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Re: Hot Chassis Wonder

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  • Hue Miller
    I was looking at a booklet for another educational kit the Progessive Radio Edu-Kit . This kit using octal vacuum tubes was sold from about 1947 to the mid
    Message 1 of 10 , Sep 1, 2010
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      I was looking at a booklet for another "educational kit" the "Progessive Radio Edu-Kit". This kit using
      octal vacuum tubes was sold from about 1947 to the mid 1980s with EXACTLY the same
      advertisement. In fact I wrote a magazine in the 1980s to ask if they thought that, as the Edu-Kit
      ad prophesized, transistors and printed circuits would really catch on. The magazine replied that
      yes, the advertising looked old-fashioned, but they always paid their bill. The projects in the
      booklet are mostly variations on grid leak detector, like "grid leak detector", "grid leak detector
      with one amplifier tube", "grid leak detector with 2 amplifier stages", etc. etc.
      Anyway, I see that one wire of the unpolarized power plug goes right to the chassis. Mama
      mia, that could be educational! The instructions do state to not touch anygrounded metal
      while touching this radio kit, and do not stand on a concrete floor. How could they sell this
      into the 1980s, I wonder??? -Hue Miller

      [Non-text portions of this message have been removed]
    • Leonard Meek
      I remember those days. We were always cautioned, if you get shocked, turn the plug around. People didn t seem to take getting shocked too sertously. ...
      Message 2 of 10 , Sep 1, 2010
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        I remember those days. We were always cautioned, "if you get shocked, turn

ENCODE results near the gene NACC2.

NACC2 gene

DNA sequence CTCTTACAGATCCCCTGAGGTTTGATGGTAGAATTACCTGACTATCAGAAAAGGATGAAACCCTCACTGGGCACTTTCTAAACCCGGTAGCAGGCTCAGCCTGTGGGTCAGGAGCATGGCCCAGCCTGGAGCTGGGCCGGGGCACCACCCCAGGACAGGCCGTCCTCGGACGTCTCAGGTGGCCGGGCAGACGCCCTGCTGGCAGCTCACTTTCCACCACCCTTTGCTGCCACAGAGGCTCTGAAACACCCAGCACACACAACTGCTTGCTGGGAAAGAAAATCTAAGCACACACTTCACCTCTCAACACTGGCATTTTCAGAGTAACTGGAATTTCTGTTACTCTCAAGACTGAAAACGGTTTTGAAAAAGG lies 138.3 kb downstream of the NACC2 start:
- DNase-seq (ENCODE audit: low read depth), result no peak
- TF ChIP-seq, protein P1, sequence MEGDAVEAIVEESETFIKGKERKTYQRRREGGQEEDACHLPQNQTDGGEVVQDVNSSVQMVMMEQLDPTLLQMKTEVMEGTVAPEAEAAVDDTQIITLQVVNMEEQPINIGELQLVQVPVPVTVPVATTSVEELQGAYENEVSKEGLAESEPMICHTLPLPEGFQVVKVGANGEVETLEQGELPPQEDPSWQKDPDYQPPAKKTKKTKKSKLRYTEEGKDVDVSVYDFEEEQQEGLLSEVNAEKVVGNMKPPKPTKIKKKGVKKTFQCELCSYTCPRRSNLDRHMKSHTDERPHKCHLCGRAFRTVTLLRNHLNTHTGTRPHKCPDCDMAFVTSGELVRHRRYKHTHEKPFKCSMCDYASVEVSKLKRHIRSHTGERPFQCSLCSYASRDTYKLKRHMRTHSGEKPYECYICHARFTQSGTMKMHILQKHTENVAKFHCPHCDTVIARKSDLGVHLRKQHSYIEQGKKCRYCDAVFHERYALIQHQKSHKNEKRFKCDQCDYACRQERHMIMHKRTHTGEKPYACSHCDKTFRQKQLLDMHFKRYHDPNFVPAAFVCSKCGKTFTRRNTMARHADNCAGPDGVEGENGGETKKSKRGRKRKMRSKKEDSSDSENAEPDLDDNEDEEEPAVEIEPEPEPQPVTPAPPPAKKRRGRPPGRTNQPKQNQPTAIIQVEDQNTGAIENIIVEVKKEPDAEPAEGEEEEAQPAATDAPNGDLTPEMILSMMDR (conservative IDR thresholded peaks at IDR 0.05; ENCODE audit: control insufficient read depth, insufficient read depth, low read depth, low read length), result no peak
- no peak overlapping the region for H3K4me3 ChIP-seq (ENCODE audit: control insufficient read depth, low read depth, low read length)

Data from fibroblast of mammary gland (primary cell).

the plug around." People didn't seem to take getting shocked too sertously.

        ----- Original Message -----
        From: "Hue Miller" <kargo_cult@...>
        To: <regenrx@yahoogroups.com>; <tetrode@...>
        Sent: Tuesday, August 31, 2010 10:03 PM
        Subject: [regenrx] Re: Hot Chassis Wonder


        >I was looking at a booklet for another "educational kit" the "Progessive
        >Radio Edu-Kit". This kit using
        > octal vacuum tubes was sold from about 1947 to the mid 1980s with EXACTLY
        > the same
        > advertisement. In fact I wrote a magazine in the 1980s to ask if they
        > thought that, as the Edu-Kit
        > ad prophesized, transistors and printed circuits would really catch on.
        > The magazine replied that
        > yes, the advertising looked old-fashioned, but they always paid their
        > bill. The projects in the
        > booklet are mostly variations on grid leak detector, like "grid leak
        > detector", "grid leak detector
        > with one amplifier tube", "grid leak detector with 2 amplifier stages",
        > etc. etc.
        > Anyway, I see that one wire of the unpolarized power plug goes right to
        > the chassis. Mama
        > mia, that could be educational! The instructions do state to not touch
        > anygrounded metal
        > while touching this radio kit, and do not stand on a concrete floor. How
        > could they sell this
        > into the 1980s, I wonder??? -Hue Miller
        >
        > [Non-text portions of this message have been removed]
        >
        >
        >
        > ------------------------------------
        >
        > "In the interest of Regenerating radio's lost art of Regeneration"Yahoo!
        > Groups Links
        >
        >
        >
        >
      • dr_telecom
        Most of the kits in the 50s and early sixties had no power transformers. The Space Spanner, if I recall right, had a floating ground, but it was connected with
        Message 3 of 10 , Sep 1, 2010
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          Most of the kits in the 50s and early sixties had no power transformers.

          The Space Spanner, if I recall right, had a floating ground, but it was connected with a resistor and parallel cap to the 'chassis' and you could get a shock from it.

          Radios like the Hallicrafters S-38 series were a/c dc sets with hot chassis. The case was not tied to the chassis - you had bushings that kept them separate...but the bushings wear out over time, so beware. Just don't touch the screw in the knob and ground at the same time.